# Orthogonal system

In linear algebra and functional analysis , sub-areas of mathematics , an orthogonal system is a set of vectors of a vector space with a scalar product ( prehilbert space ) that are perpendicular to each other in pairs. If the vectors are also normalized (i.e. they have norm 1), one speaks of an orthonormal system .

## definition

A subset of a Prähilbert space is called an orthogonal system if: ${\ displaystyle M}$ ${\ displaystyle V}$ 1. Two different vectors from are orthogonal to each other :${\ displaystyle M}$ ${\ displaystyle \ forall v, w \ in M: v \ neq w \ Rightarrow \ langle v, w \ rangle = 0}$ 2. The set does not contain the zero vector .

Here the scalar product of the space denotes , in Euclidean space the standard scalar product . ${\ displaystyle \ langle v, w \ rangle}$ ${\ displaystyle V}$ Also applies

Each vector from is normalized, i.e. H. ,${\ displaystyle M}$ ${\ displaystyle \ forall v \ in M: \ langle v, v \ rangle = 1}$ this is what is called an orthonormal system. ${\ displaystyle M}$ ## properties

• Orthogonal systems are linearly independent .
• In separable Hilbert spaces (especially in all finite-dimensional Hilbert spaces), the Gram-Schmidt orthogonalization method can be used to construct an orthogonal system (or orthonormal system) from every linearly independent system or an orthogonal (or orthonormal) basis from every (Schauder) basis .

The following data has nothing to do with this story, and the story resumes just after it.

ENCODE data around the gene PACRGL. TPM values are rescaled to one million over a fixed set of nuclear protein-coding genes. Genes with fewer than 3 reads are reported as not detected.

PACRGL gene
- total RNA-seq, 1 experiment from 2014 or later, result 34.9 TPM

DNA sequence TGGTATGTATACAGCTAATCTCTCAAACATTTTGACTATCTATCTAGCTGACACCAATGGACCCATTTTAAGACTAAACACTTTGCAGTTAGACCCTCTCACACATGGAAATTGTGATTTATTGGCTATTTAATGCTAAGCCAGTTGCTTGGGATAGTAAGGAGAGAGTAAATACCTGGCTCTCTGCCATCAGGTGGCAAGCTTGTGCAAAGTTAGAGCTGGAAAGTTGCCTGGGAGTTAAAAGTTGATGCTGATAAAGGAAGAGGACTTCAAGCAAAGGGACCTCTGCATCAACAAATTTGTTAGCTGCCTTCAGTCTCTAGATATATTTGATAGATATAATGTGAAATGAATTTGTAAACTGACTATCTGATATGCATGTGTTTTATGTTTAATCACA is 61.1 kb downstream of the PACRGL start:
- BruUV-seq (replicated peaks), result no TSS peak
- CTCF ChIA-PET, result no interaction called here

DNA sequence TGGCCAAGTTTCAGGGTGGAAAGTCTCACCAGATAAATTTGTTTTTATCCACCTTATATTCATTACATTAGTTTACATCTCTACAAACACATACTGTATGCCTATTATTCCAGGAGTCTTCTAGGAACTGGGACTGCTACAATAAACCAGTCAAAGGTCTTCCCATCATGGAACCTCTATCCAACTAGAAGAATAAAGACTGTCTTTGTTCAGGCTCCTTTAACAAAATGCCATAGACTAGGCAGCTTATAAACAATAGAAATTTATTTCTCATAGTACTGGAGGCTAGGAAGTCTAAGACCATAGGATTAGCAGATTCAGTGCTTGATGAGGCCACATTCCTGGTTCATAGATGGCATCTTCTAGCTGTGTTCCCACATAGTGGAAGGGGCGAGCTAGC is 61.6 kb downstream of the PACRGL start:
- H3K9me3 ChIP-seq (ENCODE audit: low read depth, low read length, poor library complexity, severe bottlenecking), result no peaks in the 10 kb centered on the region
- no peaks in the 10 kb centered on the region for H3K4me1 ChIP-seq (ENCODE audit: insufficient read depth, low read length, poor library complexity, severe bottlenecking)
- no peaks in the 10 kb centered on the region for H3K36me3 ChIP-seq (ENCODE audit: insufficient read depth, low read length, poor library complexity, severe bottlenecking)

• For an orthonormal system , Bessel's inequality applies${\ displaystyle M}$ ${\ displaystyle \ sum _ {e \ in M} | \ langle x, \, e \ rangle | ^ {2} \ leq \ | x \ | ^ {2} \ quad \ forall ~ x \ in V.}$ • For each vector , the set for which applies is at most countable.${\ displaystyle x \ in V}$ ${\ displaystyle e \ in M}$ ${\ displaystyle \ langle x, e \ rangle \ neq 0}$ ## Examples

• In using the standard scalar product, the standard basis is an orthogonal system${\ displaystyle \ mathbb {R} ^ {n}}$ • In the functions form an orthogonal system (see also trigonometric polynomial )${\ displaystyle L ^ {2} ([0.2 \ pi])}$ ${\ displaystyle \ cos (kx)}$ • In the dot product of the sequences form an orthogonal system${\ displaystyle \ ell ^ {2}}$ ${\ displaystyle (a, b) \ mapsto \ sum a_ {n} b_ {n}}$ ${\ displaystyle (0, \ cdots, 0,1,0, \ cdots)}$ • In the Prähilbert space of polynomials with degrees less than or equal to 5 , provided with the -Scalar product , form the functions${\ displaystyle {\ mathcal {P}} ^ {5} ([0,1])}$ ${\ displaystyle L ^ {2}}$ ${\ displaystyle (a, b) \ mapsto \ int _ {0} ^ {1} ab}$ ${\ displaystyle x \ mapsto 1}$ and ${\ displaystyle x \ mapsto x - {\ frac {1} {2}}}$ an orthogonal system.